By Ros Satar, at Wimbledon

  • Novak Djokovic [12] def. Kevin Anderson [8] 6-2 6-2 7-6(3)
  • Admits that he struggled on the day after marathon semi-final
WIMBLEDON, UK – Kevin Anderson came up short in his second Slam final and shared how two long deciders took their physical toll.




Novak Djokovic [12] def. Kevin Anderson [8] 6-2 6-2 7-6(3)

As some feared, when Kevin Anderson took to the court after his two long fifth set encounters in the quarter-final and semi-final. He had dug deep already to come from two sets and a match-point down to Roger Federer in the quarter-finals and played 50 games to finally beat John Isner 26-24 in the final set.

By the time Anderson started to come back into the match, in the third set, it was a little too late, and his more commanding tie-break record coming into the final let him down as Novak Djokovic closed out a fourth Wimbledon win.

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He admitted his physical condition after the two matches had left him struggling.

He said: “Honestly, Saturday was pretty tough. There was a lot of thoughts going through my mind of, Am I going to be ready to play another three-out-of-five-set match on Sunday against somebody like Novak.

“Getting here to the courts, seeing the doctors, seeing the podiatrist for my feet. Having a very light hit, I probably only hit for 10 or 15 minutes. You go through certain exercises that I do. When things aren’t feeling the way they should, you always have a little bit of doubt.

“I barely slept on Friday night. Actually, last night I was able to get in a pretty good night. Waking up today, I actually felt okay, insomuch that, you know, I don’t think the match was entirely just because I wasn’t feeling the freshest. It was a bit more of being able to play the kind of tennis I needed to at this stage.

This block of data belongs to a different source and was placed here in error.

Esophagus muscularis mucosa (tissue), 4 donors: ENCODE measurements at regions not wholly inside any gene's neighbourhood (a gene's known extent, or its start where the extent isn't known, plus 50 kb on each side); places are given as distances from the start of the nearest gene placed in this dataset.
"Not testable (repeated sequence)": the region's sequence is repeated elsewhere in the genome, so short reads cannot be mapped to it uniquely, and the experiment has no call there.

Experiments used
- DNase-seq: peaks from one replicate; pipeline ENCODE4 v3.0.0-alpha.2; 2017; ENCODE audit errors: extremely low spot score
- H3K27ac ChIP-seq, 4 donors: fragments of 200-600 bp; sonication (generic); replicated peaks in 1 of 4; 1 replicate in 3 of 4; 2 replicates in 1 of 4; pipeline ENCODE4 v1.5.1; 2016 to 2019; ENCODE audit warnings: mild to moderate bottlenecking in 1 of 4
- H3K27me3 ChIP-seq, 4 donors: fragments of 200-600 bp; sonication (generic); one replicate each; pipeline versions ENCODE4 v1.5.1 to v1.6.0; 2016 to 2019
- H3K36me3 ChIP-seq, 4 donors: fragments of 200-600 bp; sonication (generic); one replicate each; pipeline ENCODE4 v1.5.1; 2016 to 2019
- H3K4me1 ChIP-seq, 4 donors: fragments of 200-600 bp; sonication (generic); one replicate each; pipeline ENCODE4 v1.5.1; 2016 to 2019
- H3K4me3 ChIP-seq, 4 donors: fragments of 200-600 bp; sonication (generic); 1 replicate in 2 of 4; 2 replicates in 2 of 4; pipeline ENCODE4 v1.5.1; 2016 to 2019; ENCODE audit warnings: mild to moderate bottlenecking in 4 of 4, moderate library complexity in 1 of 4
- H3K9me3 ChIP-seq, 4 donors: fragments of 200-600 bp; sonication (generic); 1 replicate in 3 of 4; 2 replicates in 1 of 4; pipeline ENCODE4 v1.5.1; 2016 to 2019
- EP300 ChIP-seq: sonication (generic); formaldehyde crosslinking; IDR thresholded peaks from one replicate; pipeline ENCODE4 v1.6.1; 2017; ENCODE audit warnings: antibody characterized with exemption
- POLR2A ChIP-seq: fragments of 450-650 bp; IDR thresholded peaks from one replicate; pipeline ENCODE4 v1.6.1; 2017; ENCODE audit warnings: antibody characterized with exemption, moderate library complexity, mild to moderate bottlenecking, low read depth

“In the third set, I was able to actually pick it up a little bit. Obviously would have loved to have gone to a fourth set. I don’t know how I would have felt as the match progressed. Novak is very tough to match physically.”


‘Hopefully there will at least be a dialogue’

With having okayed two long fifth sets, Anderson has been vocal in calling for a change to be made, suggesting that there needs to at least be a dialogue.

Anderson continued: “Obviously just with the setup of the tour, the slams are separate from the tour, so we don’t really have the same voice,

I feel, on certain issues. US Open is doing a shot clock. We weren’t really consulted on that. We were sort of told what’s going on with that. I’m hearing a lot of rumours about 16 seeds next year. That’s also not something we’ve chatted about sort of on the council.

“I just hope the slams can also at least look at it and have an open conversation about it. I think it’s  at least a conversation worth having both just protecting players’ health when you have these very long matches. But, you know, I honestly don’t know where it exactly will go from that. I guess my hope is just to have a conversation about it.”




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